- James Thompson (Guest Editor)
Cohorts differ in their abilities, and we do not know why. Wines also differ, with some years being better than others, some famously so. Choice generations sparkle like champagne, with bright bubbles of innovation and discovery followed by longer periods of duller harvests and flatter discourse. These differences in comparative brilliance are rightly a matter of interest and speculation, particularly when it seems that, on the basis of IQ test results alone, throughout much of the 20th century everyone was getting brighter. This is not impossible. Better techniques of viniculture have improved many a new entrant to the global wine trade, but if humans are improving so much, it would be nice to know how this is being achieved.
The term “Flynn effect” was coined by Herrnstein & Murray (1994, The Bell Curve, p. 307) to designate the increases in IQs during the twentieth century that were documented for the United States and for a number of other countries by Flynn (1984, 1987). Herrnstein and Murray were explicit that the phenomenon was observable in the 1930s but that Flynn had drawn attention to it. Jim Flynn was not able to prevent this ennoblement, which was itself a clear instance of the Herrnstein and Murray effect, in which a finding is attributed to someone who was not the first to find it. I doubt they were the first to do this, since contested parentage is generally true of all effects named after a single person.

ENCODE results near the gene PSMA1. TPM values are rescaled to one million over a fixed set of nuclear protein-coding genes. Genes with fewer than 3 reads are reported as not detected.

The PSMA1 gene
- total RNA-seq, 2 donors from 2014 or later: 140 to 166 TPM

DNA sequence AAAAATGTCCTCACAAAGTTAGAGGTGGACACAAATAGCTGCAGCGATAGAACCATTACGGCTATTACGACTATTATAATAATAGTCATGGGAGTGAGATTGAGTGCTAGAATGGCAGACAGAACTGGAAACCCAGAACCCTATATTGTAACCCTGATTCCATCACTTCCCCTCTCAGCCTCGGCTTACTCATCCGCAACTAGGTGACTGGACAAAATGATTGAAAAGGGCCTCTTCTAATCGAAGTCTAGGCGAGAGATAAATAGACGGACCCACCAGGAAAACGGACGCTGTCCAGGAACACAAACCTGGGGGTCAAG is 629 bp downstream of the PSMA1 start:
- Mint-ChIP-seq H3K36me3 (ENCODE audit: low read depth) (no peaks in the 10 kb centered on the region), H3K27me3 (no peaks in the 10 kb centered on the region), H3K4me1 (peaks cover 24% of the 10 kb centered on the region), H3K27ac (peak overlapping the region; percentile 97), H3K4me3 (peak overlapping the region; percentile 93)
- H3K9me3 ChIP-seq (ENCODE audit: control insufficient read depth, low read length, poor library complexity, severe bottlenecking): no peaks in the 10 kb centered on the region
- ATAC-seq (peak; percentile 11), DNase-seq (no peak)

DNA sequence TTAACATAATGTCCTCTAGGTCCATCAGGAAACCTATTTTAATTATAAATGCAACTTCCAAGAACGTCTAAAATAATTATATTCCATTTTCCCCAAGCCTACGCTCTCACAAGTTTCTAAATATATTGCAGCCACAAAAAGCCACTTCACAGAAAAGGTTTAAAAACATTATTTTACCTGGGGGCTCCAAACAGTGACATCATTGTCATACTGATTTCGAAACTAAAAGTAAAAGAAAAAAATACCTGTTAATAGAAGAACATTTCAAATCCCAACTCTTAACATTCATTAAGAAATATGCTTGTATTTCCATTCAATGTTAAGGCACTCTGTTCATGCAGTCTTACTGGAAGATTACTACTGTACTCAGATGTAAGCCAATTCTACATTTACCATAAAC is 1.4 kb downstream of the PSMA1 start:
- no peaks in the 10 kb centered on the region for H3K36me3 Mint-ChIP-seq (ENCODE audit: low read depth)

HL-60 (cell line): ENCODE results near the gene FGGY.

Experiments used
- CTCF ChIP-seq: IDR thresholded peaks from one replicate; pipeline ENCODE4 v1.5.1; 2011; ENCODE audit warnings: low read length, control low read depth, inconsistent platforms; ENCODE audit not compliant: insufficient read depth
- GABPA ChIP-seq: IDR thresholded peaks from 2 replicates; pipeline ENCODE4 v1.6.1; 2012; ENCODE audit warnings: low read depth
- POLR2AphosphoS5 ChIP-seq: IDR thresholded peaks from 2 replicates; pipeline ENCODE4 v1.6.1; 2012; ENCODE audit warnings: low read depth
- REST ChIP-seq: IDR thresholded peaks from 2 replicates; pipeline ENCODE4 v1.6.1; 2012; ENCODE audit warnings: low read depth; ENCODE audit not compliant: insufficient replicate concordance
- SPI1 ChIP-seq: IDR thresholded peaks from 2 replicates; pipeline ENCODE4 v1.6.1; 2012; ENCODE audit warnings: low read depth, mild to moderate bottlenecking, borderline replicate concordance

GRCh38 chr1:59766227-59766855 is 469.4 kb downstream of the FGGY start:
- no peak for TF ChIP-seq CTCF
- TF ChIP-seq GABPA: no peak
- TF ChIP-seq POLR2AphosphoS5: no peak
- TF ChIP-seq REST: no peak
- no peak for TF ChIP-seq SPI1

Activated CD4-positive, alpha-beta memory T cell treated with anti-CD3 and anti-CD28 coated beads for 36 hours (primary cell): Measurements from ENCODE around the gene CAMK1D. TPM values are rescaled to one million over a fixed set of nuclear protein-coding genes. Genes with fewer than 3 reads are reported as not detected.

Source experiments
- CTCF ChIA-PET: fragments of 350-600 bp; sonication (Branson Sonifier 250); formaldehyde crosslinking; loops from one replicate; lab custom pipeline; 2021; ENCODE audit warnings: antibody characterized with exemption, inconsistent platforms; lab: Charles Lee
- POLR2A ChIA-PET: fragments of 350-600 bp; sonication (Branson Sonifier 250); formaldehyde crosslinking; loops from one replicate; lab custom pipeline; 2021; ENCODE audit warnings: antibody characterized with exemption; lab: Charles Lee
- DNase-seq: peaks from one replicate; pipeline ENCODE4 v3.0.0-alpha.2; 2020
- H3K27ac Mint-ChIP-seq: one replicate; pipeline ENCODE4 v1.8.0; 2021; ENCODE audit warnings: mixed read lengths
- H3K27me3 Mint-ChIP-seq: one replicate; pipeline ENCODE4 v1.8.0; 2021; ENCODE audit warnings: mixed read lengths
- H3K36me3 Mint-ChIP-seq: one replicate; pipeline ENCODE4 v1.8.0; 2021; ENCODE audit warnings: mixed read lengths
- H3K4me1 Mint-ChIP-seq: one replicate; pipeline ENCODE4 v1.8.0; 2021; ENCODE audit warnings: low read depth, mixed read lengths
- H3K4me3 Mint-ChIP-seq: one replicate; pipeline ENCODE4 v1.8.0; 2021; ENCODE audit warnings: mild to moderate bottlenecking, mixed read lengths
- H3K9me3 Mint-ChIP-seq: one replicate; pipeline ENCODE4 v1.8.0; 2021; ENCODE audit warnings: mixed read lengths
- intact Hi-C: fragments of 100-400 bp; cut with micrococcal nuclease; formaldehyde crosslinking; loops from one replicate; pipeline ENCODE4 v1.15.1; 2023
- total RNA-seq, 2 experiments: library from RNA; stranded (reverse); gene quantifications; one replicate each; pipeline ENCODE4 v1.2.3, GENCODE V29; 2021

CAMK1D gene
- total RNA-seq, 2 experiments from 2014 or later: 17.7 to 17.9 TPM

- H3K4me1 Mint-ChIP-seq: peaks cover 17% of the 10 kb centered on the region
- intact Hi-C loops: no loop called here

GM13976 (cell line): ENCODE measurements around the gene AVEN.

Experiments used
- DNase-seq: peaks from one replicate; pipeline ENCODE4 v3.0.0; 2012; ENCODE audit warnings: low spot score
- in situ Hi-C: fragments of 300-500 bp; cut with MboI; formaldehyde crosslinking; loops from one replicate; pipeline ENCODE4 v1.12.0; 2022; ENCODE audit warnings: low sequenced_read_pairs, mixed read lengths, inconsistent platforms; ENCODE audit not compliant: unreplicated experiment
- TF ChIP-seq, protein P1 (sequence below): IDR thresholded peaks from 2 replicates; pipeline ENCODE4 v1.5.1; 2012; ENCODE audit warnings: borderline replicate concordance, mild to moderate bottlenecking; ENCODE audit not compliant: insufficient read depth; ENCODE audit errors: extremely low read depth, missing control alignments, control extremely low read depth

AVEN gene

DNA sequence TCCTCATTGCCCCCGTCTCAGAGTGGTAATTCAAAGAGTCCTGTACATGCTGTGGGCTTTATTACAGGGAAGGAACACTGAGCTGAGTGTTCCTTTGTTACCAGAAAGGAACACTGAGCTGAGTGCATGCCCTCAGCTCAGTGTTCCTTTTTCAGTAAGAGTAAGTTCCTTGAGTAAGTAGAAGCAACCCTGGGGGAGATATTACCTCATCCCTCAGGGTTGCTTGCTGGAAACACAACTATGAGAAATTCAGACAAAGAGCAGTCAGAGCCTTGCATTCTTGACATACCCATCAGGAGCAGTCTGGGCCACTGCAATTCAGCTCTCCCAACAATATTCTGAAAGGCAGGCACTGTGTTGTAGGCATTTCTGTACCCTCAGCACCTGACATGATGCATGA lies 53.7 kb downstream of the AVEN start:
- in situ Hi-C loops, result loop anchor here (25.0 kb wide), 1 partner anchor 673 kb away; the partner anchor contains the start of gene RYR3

Of course, whatever the name of the effect, we must distinguish between IQ gains and IQ inflation. Large numbers impress, and rising apparent wealth often comforts even those faced with the reality of rising inflation. Many national examinations report higher pass rates every year. Students may be getting brighter or examiners may be getting kinder. Exam results are silent on this issue, unless we can find objective measures. Intelligence tests are great for ranking individuals within a contemporary population, and have excellent predictive value, but they are not particularly good at comparing generations. They weren't designed to do that, though it might be achieved by lengthening those parts of the test which can be defined in terms of some intrinsic measure of difficulty, perhaps in mathematics.
What made the Flynn effect notable was its apparently relentless and steady progress. Like the application of nitrogen fertiliser to crops, something in the decades after the Second World War seemed to be boosting IQ scores at the predictable rate of about 3 points per decade. All that was lacking was to find the miracle ingredient. Many causes were proposed, yet few came close to fitting the data. In some ways the early results made more sense. It seemed as if duller citizens were being boosted into the average range: yet another example of the benefits of humane and kindly welfare states. Then more results came in suggesting that average and above average citizens were also getting the benefits of the mysterious ingredients. All were getting prizes. By the turn of the century the effect seemed to be coming to a halt in some wealthy countries, whilst starting off in poorer countries with emerging economies.